• existing mines with site-specific EAs from the first anniversary of the grant of the relevant mining tenure that falls:
      • one year after commencement of the process for "higher risk" mines; and
      • two years after commencement of the process for remaining mines.

    Whether a mine is considered "high risk" will be based on the area of disturbance, significant environmental areas and remaining life of the relevant mine.

  • The process for regulating rehabilitation of petroleum activities and resource activities with an EA issued through standard or variation application processes will be reviewed once the above process has been implemented.

New progressive rehabilitation obligations

  • The Government is proposing new statutory obligations to complete progressive rehabilitation programs in accordance with the life-of-mine plan rather than at the end of a mine's life when land becomes 'available'.
  • EA annual returns will be required to address onsite disturbance and rehabilitation against the milestones under the life-of-mine plan. Reporting to the community directly will also be required.
  • It is proposed that independent audits will be conducted every 3 to 5 years to ensure compliance with the EA and life-of-mine plan, and the likely success of planned rehabilitation measures.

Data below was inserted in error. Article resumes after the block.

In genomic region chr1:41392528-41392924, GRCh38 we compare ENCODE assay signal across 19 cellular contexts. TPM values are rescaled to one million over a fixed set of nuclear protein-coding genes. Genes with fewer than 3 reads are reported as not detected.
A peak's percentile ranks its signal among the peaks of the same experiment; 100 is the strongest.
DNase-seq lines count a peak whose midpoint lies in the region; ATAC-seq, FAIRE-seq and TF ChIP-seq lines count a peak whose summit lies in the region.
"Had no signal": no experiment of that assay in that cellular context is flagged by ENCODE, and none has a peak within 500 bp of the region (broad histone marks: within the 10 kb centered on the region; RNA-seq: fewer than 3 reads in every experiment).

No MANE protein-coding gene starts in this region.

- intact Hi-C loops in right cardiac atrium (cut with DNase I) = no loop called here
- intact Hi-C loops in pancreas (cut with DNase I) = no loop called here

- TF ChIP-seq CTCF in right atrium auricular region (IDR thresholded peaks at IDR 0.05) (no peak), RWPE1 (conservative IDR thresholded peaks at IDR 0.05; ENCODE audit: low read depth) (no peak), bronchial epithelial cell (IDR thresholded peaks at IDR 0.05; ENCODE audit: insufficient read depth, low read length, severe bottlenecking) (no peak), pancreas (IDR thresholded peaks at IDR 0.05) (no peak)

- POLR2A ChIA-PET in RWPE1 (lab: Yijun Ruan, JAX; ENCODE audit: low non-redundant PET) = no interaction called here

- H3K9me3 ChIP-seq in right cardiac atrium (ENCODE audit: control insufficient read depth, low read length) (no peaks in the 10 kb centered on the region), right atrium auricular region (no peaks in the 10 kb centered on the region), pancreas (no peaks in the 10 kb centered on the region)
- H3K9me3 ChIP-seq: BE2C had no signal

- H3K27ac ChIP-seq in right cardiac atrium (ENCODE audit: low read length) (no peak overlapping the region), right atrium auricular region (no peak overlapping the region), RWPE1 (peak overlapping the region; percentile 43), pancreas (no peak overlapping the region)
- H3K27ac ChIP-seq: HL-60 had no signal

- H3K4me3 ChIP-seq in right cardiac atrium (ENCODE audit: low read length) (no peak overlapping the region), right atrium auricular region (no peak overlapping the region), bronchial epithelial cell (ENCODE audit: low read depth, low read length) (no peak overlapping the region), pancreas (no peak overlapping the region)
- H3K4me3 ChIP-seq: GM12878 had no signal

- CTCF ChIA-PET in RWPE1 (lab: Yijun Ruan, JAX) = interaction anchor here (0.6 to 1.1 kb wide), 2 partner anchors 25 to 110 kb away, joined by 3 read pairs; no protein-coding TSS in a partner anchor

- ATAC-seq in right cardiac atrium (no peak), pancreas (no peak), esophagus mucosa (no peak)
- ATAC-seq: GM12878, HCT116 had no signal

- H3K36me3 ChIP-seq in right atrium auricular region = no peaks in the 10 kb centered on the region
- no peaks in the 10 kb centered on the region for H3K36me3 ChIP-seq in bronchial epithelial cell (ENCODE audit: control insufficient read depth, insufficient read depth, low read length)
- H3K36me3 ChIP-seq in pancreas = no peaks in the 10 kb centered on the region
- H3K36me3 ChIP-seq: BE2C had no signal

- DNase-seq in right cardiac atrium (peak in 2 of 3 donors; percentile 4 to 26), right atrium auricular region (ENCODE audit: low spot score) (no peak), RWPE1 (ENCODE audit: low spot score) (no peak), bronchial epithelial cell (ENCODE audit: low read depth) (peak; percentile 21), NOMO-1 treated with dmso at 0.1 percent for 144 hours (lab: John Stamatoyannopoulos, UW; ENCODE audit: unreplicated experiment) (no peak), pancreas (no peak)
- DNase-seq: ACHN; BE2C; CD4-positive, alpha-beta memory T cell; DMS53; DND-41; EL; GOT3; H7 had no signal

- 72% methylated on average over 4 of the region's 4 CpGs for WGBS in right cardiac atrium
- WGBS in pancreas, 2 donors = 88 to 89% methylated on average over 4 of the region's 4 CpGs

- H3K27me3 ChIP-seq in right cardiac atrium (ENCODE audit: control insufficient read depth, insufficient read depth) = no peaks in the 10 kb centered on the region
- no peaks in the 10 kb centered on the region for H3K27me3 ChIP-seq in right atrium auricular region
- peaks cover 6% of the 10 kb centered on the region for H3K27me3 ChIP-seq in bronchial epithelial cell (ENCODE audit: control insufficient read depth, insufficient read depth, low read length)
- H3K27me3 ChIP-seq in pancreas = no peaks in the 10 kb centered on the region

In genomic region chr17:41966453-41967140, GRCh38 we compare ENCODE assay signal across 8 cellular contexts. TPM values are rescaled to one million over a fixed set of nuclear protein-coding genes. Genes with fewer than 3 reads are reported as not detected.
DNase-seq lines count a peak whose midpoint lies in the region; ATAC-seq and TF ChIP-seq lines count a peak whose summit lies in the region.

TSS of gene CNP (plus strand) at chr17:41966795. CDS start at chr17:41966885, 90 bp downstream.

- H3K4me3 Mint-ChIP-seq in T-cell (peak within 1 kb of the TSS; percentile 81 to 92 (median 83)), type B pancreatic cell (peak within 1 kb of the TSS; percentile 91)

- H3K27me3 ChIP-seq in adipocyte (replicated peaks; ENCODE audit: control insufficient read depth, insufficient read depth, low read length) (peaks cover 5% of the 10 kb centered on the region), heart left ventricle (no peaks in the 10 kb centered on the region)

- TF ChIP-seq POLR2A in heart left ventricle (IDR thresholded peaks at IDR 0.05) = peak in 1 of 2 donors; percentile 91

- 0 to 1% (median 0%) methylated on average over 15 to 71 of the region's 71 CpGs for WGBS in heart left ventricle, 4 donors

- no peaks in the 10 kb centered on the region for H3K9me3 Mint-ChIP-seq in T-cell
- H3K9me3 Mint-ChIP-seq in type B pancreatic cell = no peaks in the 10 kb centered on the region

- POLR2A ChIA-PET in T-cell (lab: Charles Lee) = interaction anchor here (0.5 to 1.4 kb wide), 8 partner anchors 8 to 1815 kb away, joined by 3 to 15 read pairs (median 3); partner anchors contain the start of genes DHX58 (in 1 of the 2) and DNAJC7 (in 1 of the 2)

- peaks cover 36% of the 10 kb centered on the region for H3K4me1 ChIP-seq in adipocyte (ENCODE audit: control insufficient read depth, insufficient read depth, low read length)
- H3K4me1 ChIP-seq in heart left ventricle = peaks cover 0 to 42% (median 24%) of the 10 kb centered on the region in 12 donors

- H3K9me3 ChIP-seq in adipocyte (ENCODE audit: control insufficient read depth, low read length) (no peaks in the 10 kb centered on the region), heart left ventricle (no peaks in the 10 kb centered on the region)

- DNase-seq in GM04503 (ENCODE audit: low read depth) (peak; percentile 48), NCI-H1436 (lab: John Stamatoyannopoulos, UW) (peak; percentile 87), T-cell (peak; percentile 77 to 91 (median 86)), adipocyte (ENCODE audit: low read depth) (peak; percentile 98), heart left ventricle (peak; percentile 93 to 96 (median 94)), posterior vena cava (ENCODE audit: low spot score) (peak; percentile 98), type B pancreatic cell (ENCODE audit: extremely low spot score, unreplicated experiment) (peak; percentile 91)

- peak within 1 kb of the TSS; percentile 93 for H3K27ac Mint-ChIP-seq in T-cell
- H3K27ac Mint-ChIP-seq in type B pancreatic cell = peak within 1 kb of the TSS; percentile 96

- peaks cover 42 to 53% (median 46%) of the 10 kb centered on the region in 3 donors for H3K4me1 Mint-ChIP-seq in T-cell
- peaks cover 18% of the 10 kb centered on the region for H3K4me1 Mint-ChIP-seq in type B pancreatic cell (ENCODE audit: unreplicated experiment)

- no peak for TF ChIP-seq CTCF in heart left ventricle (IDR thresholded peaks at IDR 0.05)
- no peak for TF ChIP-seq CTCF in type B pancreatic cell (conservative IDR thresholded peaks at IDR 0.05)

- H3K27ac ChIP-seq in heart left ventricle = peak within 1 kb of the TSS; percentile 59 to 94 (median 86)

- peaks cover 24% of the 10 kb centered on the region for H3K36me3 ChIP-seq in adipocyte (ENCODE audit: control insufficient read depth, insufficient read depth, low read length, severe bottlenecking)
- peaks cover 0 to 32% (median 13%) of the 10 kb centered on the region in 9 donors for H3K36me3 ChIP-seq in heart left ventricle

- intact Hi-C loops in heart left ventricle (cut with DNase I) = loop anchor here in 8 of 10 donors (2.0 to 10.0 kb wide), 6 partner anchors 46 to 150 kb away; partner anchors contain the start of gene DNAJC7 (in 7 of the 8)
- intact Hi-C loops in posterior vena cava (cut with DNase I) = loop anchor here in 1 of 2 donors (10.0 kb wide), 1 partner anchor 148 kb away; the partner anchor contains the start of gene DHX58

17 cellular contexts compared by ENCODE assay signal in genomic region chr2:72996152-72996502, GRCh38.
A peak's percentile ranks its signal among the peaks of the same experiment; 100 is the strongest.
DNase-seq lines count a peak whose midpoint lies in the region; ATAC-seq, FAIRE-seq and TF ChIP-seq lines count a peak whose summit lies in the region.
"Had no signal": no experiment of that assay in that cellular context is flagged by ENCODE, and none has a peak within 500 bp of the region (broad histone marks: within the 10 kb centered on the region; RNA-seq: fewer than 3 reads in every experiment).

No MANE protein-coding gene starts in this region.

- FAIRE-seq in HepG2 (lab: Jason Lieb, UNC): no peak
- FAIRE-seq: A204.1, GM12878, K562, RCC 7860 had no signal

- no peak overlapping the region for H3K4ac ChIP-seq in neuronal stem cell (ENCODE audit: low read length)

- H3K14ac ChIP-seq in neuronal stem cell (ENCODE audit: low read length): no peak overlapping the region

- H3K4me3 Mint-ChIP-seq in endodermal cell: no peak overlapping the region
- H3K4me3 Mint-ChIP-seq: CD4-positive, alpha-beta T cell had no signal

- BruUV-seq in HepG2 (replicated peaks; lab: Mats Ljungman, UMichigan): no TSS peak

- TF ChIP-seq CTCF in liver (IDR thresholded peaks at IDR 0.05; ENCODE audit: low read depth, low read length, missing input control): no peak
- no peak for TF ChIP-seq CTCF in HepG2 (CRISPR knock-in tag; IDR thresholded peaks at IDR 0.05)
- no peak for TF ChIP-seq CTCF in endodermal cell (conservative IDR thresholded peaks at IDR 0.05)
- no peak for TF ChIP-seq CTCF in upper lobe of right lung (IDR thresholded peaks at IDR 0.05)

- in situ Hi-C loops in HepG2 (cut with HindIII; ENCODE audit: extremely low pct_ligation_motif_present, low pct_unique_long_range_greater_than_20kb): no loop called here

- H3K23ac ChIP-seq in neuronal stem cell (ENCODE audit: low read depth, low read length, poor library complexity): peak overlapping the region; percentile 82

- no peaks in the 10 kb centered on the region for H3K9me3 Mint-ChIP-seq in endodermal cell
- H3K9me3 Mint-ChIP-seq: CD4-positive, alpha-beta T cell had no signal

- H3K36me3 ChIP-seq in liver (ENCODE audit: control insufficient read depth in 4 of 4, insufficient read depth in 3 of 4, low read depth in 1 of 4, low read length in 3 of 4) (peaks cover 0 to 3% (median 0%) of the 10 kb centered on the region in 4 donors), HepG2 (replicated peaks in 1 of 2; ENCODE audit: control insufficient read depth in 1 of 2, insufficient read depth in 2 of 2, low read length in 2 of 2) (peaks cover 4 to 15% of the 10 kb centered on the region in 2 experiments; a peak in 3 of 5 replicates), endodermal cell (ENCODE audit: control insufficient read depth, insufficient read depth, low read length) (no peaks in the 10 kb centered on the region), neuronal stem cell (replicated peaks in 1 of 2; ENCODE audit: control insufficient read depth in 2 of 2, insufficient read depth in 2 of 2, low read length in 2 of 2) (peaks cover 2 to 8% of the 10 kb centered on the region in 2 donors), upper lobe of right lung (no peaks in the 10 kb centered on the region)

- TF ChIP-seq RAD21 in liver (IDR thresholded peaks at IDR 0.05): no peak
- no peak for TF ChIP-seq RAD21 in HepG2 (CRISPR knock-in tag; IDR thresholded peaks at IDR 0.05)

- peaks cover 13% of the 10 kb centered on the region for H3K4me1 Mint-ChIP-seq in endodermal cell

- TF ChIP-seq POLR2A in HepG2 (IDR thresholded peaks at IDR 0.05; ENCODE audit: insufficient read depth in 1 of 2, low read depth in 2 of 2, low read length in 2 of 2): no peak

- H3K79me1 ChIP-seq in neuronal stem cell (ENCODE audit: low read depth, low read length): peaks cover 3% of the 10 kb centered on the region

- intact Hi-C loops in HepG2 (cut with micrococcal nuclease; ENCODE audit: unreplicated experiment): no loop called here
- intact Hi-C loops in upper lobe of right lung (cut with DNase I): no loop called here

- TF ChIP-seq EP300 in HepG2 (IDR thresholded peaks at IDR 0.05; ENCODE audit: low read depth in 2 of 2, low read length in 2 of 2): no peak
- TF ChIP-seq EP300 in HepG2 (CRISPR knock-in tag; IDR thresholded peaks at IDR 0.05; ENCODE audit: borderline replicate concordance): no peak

Review of approval processes on the sale of resource assets

There is currently no trigger for the Government to review the EA or tenement if a resource asset is sold through a share sale. The Government is looking to the review of approval processes on the sale of resource assets in future discussion papers.

Care and maintenance

To address concerns that resource companies are using "care and maintenance" to indefinitely prolong rehabilitation obligations, together with the increased environmental risk of projects in care and maintenance (from deterioration), the Government is considering new regulations including:

  • obligations to notify;
  • permitted timeframes for care and maintenance; and
  • progressive rehabilitation.

Have your say and more to come

The discussion papers are the first of a series of papers to address the QTC Review, with the remaining discussion papers to be released over the next year.